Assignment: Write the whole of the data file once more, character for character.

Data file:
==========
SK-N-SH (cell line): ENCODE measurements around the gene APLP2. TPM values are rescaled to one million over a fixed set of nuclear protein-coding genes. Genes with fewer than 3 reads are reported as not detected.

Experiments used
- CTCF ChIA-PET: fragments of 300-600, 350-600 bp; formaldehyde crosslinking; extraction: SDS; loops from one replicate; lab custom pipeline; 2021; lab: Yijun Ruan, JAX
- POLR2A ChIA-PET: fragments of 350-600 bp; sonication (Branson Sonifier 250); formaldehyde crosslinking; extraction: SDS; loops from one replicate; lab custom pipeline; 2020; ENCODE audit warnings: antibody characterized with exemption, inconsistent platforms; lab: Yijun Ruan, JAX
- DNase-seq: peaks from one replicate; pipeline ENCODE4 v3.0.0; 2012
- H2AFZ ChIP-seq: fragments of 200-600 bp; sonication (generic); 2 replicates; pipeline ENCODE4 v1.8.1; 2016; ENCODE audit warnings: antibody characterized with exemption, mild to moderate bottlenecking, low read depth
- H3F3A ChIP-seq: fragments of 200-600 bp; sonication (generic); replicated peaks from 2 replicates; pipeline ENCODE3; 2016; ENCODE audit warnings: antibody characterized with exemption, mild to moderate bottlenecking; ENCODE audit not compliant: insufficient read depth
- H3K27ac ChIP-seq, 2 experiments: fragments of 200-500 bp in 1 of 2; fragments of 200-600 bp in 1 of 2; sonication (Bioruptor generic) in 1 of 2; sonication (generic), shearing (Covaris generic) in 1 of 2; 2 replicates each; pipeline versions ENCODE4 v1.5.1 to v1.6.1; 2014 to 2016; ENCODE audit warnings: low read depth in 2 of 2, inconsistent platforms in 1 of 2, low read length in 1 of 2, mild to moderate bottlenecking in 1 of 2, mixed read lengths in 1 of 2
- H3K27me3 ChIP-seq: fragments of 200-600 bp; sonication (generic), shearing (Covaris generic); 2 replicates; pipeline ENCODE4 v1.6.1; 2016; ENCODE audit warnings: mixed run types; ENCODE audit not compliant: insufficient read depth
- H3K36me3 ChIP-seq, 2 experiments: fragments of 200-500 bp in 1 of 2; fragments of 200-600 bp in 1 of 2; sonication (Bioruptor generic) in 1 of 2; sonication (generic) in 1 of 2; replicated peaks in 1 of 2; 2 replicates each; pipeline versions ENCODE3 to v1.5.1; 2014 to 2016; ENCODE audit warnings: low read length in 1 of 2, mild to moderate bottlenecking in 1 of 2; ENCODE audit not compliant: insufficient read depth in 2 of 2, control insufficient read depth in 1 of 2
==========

SK-N-SH (cell line): ENCODE measurements around the gene APLP2. TPM values are rescaled to one million over a fixed set of nuclear protein-coding genes. Genes with fewer than 3 reads are reported as not detected.

Experiments used
- CTCF ChIA-PET: fragments of 300-600, 350-600 bp; formaldehyde crosslinking; extraction: SDS; loops from one replicate; lab custom pipeline; 2021; lab: Yijun Ruan, JAX
- POLR2A ChIA-PET: fragments of 350-600 bp; sonication (Branson Sonifier 250); formaldehyde crosslinking; extraction: SDS; loops from one replicate; lab custom pipeline; 2020; ENCODE audit warnings: antibody characterized with exemption, inconsistent platforms; lab: Yijun Ruan, JAX
- DNase-seq: peaks from one replicate; pipeline ENCODE4 v3.0.0; 2012
- H2AFZ ChIP-seq: fragments of 200-600 bp; sonication (generic); 2 replicates; pipeline ENCODE4 v1.8.1; 2016; ENCODE audit warnings: antibody characterized with exemption, mild to moderate bottlenecking, low read depth
- H3F3A ChIP-seq: fragments of 200-600 bp; sonication (generic); replicated peaks from 2 replicates; pipeline ENCODE3; 2016; ENCODE audit warnings: antibody characterized with exemption, mild to moderate bottlenecking; ENCODE audit not compliant: insufficient read depth
- H3K27ac ChIP-seq, 2 experiments: fragments of 200-500 bp in 1 of 2; fragments of 200-600 bp in 1 of 2; sonication (Bioruptor generic) in 1 of 2; sonication (generic), shearing (Covaris generic) in 1 of 2; 2 replicates each; pipeline versions ENCODE4 v1.5.1 to v1.6.1; 2014 to 2016; ENCODE audit warnings: low read depth in 2 of 2, inconsistent platforms in 1 of 2, low read length in 1 of 2, mild to moderate bottlenecking in 1 of 2, mixed read lengths in 1 of 2
- H3K27me3 ChIP-seq: fragments of 200-600 bp; sonication (generic), shearing (Covaris generic); 2 replicates; pipeline ENCODE4 v1.6.1; 2016; ENCODE audit warnings: mixed run types; ENCODE audit not compliant: insufficient read depth
- H3K36me3 ChIP-seq, 2 experiments: fragments of 200-500 bp in 1 of 2; fragments of 200-600 bp in 1 of 2; sonication (Bioruptor generic) in 1 of 2; sonication (generic) in 1 of 2; replicated peaks in 1 of 2; 2 replicates each; pipeline versions ENCODE3 to v1.5.1; 2014 to 2016; ENCODE audit warnings: low read length in 1 of 2, mild to moderate bottlenecking in 1 of 2; ENCODE audit not compliant: insufficient read depth in 2 of 2, control insufficient read depth in 1 of 2